Launceston is famous in the Australian anaesthesia community as this is the first place in Australia where anaesthesia was administered for a surgical procedure. This was performed by Dr William Russ Pugh MD (1805-1897) in the St John’s Hospital and Self Supporting Dispensary, Launceston on 7 June 1847 where he administered ether to remove a tumour from the lower jaw of a young woman and later removed a cataract from a man’s eye. He performed this anaesthesia using a device that he made himself at home. This device was copied from an apparatus that he had read about in the Illustrated London News (dated 9th January 1847). This demonstration of anaesthesia was only eight months after the world-first public demonstration of ether by William Thomas Green Morton on October 16, 1846 in Boston, US.
Dr William Russ Pugh was an interesting man. He arrived in Hobart aboard the Derwent in December 1835 and proceeded to walk to Launceston. Six months later he had married one of his fellow passengers from that voyage, Cornelia Ann, who was the daughter of a London solicitor. While in Launceston he held many distinguished positions including Health officer for the Port of Launceston, Member of the Tasmanian Society, Medical examiner, scientist, investigator, chemist, physician, surgeon and anaesthetist.
Like many doctors in provincial areas Dr Pugh was adept at being creative and trying new treatments. Dr Pugh started out in private practice in March 1836 and went on to build his permanent residence in St John Street between 1839-40. He had a special laboratory created in his house and went on to produce many of his own medicines from plants that he had grown himself for the purpose. As a result he was very skilled with laboratory equipment and creating new compounds. Thus when he read the account of using ether to produce anaesthesia he promptly went about recreating the apparatus and the ether itself. He knew how to make ‘sulphuric ether’ by boiling ‘two parts alcohol and one part of sweet oil of vitriol (sulphuric acid)’ and then distilling the vapour, which was sulphuric ether. He also recreated the Hooper’s Inhaler that was described in the Illustrated London News article by modifying a Nooth’s apparatus that he already had in his possession. While getting this organised he even organised a ‘list’ of patients to operate on including – a 24 year old woman with a tumour in her jaw, a sixty year old man with a cataract and another man with a urethral stricture.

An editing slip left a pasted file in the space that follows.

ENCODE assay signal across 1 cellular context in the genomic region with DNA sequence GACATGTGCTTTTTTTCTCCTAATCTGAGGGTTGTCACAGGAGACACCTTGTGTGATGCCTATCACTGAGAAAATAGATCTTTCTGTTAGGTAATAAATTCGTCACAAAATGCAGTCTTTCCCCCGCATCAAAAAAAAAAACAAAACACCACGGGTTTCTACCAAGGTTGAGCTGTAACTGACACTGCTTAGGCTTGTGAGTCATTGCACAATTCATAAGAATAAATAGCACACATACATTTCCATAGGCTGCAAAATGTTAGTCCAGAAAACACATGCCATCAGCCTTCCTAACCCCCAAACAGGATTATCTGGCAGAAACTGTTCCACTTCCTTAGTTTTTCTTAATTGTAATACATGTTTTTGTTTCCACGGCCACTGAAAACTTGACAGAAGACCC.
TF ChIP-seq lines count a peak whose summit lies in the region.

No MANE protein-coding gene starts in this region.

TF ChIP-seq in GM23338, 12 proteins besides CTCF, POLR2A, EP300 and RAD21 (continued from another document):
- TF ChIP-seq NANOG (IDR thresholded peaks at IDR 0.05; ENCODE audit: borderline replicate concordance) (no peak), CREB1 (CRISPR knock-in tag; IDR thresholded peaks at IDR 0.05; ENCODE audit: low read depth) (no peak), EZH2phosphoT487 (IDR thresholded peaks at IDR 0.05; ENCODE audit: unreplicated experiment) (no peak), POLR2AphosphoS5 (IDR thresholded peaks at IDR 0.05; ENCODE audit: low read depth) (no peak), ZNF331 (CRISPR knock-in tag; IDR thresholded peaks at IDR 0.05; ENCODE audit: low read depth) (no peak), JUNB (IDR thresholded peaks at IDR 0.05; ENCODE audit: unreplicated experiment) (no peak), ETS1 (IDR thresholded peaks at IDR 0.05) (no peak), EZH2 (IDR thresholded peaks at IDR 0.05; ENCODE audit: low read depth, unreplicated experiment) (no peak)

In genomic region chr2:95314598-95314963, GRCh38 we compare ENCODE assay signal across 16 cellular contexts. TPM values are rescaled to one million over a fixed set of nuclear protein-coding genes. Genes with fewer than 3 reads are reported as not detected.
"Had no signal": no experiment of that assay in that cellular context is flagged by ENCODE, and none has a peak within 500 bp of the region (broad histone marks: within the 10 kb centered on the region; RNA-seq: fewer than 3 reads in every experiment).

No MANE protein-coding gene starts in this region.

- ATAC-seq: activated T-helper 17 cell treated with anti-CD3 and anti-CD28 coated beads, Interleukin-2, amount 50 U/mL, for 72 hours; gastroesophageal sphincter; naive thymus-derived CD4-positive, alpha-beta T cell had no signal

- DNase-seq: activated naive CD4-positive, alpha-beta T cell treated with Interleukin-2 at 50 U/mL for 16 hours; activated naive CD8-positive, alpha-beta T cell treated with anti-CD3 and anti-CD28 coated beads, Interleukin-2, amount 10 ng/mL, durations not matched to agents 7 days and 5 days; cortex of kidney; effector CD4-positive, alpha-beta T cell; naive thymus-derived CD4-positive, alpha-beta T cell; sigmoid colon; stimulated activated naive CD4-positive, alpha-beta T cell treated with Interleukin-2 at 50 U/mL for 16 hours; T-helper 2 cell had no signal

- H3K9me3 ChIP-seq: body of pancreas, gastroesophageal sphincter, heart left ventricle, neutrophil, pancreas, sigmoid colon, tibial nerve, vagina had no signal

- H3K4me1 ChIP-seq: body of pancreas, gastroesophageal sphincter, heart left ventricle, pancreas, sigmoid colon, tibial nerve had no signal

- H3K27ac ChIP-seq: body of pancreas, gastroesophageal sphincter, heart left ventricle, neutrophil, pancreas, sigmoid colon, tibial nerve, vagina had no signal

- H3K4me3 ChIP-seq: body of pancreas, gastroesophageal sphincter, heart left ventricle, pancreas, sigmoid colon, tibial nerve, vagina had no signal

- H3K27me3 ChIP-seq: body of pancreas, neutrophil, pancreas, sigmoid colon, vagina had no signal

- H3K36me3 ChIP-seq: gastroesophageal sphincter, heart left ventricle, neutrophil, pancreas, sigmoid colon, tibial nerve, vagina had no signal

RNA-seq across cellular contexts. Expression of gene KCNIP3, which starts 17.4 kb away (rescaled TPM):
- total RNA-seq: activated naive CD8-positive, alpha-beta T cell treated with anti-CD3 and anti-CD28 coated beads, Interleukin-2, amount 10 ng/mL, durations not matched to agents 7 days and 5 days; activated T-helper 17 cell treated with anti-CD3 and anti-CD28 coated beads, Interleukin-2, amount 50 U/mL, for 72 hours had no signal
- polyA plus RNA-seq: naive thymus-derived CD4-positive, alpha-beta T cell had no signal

The first anaesthetic given in Australia occurred on a frosty Launceston Monday morning in Dr Pugh’s private St John Hospital, only 9 days after first reading of the account in the newspaper. To document the event he had invited Mr James Aikenhead, the founder and first editor of the Launceston Examiner. To assist him he had invited a colleague, Dr Benson, to help. Between them they asked the first patient to place the breathing tube in her mouth and inhale, while Dr Benson pinched her nose before applying a nose clip so he could hold her head. In this manner Dr Pugh removed two teeth and a tumour from her jaw. On awakening the patient was surprised how comfortable she had been. The following case went just as well and Pugh removed the mans cataract with minimal discomfort. The third case did not go ahead because the tube and mask was too small for the patients face, but the first two cases were enough, the demonstration had been a success. Dr Pugh wrote an account of his experience that night which he sent straight to the Medical Journal of Australia and then two days later it was published in the Launceston Examiner by Mr Aikenhead.
Sourced from: Paull, John (2013). Not just an anaesthetist : the remarkable life of Dr William Russ Pugh. Lanena, Tas. Dr John Paull. More information is available from here.